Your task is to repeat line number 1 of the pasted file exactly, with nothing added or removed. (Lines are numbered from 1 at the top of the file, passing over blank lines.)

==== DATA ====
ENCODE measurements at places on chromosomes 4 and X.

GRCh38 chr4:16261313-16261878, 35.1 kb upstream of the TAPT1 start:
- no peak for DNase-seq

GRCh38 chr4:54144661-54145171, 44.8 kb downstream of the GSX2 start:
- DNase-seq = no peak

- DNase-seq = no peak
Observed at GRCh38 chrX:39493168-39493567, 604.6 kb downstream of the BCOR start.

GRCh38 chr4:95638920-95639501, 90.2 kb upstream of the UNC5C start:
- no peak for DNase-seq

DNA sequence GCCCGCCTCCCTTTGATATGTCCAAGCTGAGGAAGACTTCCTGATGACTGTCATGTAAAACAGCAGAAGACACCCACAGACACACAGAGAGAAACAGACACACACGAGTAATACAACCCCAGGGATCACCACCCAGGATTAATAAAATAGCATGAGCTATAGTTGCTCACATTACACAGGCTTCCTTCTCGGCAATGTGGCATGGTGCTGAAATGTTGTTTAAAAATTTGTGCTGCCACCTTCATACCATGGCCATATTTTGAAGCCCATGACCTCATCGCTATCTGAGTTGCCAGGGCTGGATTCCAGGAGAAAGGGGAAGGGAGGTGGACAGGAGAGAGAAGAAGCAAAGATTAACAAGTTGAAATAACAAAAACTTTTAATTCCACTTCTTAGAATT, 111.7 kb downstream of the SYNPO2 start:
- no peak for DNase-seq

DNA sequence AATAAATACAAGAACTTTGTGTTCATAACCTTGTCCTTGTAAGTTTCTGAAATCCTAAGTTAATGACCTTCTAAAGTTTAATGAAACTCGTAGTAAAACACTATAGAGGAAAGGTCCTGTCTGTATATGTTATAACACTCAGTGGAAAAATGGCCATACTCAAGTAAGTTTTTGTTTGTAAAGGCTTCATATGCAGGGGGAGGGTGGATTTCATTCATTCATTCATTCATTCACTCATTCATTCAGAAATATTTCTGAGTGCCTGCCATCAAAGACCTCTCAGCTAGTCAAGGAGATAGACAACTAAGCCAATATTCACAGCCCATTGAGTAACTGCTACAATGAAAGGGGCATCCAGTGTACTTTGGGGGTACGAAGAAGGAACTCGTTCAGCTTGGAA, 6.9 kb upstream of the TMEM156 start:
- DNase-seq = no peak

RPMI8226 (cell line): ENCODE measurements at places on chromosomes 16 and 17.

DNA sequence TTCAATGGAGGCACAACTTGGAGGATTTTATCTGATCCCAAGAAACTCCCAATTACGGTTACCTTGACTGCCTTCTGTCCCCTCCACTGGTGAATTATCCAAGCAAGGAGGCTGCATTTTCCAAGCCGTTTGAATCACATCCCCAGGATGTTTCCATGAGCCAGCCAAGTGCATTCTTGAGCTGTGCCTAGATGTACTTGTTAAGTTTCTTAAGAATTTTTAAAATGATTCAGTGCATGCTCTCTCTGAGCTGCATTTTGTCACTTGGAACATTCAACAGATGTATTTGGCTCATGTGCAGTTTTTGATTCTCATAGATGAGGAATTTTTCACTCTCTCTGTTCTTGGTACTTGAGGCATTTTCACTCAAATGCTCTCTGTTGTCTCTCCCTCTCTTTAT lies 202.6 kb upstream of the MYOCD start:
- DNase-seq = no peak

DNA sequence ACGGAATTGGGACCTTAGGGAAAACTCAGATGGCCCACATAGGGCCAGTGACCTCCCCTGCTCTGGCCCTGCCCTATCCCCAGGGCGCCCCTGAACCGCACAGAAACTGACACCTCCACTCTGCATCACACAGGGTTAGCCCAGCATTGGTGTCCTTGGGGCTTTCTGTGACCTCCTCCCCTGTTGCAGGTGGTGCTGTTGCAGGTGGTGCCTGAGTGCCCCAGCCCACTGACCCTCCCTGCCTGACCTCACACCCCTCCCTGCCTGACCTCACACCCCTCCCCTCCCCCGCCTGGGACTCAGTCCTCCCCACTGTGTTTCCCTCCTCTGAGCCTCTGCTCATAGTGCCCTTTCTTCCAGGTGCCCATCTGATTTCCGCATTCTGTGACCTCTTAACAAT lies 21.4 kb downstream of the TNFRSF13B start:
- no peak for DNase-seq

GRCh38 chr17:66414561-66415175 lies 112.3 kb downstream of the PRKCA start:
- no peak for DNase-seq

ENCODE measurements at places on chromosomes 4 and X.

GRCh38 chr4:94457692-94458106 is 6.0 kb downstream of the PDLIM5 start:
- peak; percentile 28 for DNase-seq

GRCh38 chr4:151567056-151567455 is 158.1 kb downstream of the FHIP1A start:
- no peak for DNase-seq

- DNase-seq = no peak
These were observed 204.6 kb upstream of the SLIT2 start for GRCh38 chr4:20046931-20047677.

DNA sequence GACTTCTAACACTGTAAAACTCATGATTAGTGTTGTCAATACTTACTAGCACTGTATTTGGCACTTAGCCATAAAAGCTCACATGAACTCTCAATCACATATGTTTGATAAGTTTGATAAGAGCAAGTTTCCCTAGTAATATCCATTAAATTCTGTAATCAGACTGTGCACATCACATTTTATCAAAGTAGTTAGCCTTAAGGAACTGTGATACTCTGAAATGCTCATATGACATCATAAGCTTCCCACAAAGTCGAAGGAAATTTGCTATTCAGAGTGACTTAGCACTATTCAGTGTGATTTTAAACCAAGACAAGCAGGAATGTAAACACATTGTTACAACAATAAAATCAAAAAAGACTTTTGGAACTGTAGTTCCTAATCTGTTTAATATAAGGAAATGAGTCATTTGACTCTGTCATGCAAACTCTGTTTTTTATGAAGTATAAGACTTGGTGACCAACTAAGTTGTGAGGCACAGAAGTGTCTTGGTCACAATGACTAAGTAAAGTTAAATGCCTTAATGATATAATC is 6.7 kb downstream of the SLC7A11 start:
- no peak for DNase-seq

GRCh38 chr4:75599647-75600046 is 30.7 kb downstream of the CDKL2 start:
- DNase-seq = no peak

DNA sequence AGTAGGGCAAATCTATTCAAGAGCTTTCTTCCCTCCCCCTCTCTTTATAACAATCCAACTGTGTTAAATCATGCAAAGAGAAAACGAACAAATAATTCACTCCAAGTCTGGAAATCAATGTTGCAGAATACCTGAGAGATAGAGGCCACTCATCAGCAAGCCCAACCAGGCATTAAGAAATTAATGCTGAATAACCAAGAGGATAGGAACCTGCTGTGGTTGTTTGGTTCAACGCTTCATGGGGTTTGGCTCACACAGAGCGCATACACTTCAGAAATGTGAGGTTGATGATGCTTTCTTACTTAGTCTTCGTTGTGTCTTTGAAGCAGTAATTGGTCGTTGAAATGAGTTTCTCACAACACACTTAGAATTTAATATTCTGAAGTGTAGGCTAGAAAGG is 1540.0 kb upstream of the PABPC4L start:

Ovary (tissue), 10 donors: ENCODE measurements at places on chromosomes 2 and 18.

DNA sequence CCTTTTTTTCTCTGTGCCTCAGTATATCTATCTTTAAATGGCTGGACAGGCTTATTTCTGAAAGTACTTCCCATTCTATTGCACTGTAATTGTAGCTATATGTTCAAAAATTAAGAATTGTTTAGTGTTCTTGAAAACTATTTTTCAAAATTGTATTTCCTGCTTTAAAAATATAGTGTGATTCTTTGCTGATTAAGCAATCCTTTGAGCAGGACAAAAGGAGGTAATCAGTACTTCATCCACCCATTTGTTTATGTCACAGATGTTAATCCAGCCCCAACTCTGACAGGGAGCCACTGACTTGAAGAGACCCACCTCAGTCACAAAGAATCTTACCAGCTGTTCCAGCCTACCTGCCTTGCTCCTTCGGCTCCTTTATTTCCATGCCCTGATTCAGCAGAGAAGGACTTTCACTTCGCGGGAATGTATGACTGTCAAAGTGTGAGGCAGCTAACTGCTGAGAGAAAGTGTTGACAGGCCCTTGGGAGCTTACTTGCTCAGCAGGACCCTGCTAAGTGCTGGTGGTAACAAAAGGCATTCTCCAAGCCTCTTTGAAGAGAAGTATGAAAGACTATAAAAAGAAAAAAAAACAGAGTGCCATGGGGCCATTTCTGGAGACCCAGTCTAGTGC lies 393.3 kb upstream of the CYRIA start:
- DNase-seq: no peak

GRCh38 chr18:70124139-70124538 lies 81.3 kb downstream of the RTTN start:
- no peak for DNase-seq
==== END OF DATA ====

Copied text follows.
ENCODE measurements at places on chromosomes 4 and X.